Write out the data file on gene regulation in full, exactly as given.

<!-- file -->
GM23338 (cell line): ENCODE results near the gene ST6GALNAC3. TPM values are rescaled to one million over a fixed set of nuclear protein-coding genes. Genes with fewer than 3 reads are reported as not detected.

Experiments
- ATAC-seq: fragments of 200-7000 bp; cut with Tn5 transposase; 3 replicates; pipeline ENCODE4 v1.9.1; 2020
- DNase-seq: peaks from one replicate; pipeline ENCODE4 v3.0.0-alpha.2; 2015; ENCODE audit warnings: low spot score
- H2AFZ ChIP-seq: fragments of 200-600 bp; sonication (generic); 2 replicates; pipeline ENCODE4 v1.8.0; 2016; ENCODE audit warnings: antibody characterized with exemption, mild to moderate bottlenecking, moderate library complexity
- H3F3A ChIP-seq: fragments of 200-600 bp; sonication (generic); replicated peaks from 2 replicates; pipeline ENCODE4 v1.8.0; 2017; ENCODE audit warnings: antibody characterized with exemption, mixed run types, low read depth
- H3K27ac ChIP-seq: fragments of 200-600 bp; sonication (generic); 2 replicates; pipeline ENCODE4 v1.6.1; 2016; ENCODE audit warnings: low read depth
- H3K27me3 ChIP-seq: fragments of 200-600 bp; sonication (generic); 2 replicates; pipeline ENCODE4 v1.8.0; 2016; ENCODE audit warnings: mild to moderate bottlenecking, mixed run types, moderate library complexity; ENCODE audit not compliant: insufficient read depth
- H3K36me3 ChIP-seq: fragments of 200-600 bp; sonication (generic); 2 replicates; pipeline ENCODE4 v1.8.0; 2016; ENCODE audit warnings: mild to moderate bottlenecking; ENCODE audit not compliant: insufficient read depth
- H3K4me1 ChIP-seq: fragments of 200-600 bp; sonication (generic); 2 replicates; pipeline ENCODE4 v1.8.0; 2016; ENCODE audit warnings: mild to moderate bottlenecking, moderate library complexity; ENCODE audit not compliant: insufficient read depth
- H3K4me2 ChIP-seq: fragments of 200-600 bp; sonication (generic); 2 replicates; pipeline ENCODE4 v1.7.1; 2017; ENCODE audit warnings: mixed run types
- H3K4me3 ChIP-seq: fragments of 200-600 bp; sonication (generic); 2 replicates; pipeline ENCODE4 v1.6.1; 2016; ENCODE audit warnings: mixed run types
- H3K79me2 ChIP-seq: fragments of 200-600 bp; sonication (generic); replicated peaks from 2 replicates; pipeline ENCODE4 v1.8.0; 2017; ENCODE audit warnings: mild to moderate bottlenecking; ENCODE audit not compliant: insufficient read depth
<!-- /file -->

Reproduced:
GM23338 (cell line): ENCODE results near the gene ST6GALNAC3. TPM values are rescaled to one million over a fixed set of nuclear protein-coding genes. Genes with fewer than 3 reads are reported as not detected.

Experiments
- ATAC-seq: fragments of 200-7000 bp; cut with Tn5 transposase; 3 replicates; pipeline ENCODE4 v1.9.1; 2020
- DNase-seq: peaks from one replicate; pipeline ENCODE4 v3.0.0-alpha.2; 2015; ENCODE audit warnings: low spot score
- H2AFZ ChIP-seq: fragments of 200-600 bp; sonication (generic); 2 replicates; pipeline ENCODE4 v1.8.0; 2016; ENCODE audit warnings: antibody characterized with exemption, mild to moderate bottlenecking, moderate library complexity
- H3F3A ChIP-seq: fragments of 200-600 bp; sonication (generic); replicated peaks from 2 replicates; pipeline ENCODE4 v1.8.0; 2017; ENCODE audit warnings: antibody characterized with exemption, mixed run types, low read depth
- H3K27ac ChIP-seq: fragments of 200-600 bp; sonication (generic); 2 replicates; pipeline ENCODE4 v1.6.1; 2016; ENCODE audit warnings: low read depth
- H3K27me3 ChIP-seq: fragments of 200-600 bp; sonication (generic); 2 replicates; pipeline ENCODE4 v1.8.0; 2016; ENCODE audit warnings: mild to moderate bottlenecking, mixed run types, moderate library complexity; ENCODE audit not compliant: insufficient read depth
- H3K36me3 ChIP-seq: fragments of 200-600 bp; sonication (generic); 2 replicates; pipeline ENCODE4 v1.8.0; 2016; ENCODE audit warnings: mild to moderate bottlenecking; ENCODE audit not compliant: insufficient read depth
- H3K4me1 ChIP-seq: fragments of 200-600 bp; sonication (generic); 2 replicates; pipeline ENCODE4 v1.8.0; 2016; ENCODE audit warnings: mild to moderate bottlenecking, moderate library complexity; ENCODE audit not compliant: insufficient read depth
- H3K4me2 ChIP-seq: fragments of 200-600 bp; sonication (generic); 2 replicates; pipeline ENCODE4 v1.7.1; 2017; ENCODE audit warnings: mixed run types
- H3K4me3 ChIP-seq: fragments of 200-600 bp; sonication (generic); 2 replicates; pipeline ENCODE4 v1.6.1; 2016; ENCODE audit warnings: mixed run types
- H3K79me2 ChIP-seq: fragments of 200-600 bp; sonication (generic); replicated peaks from 2 replicates; pipeline ENCODE4 v1.8.0; 2017; ENCODE audit warnings: mild to moderate bottlenecking; ENCODE audit not compliant: insufficient read depth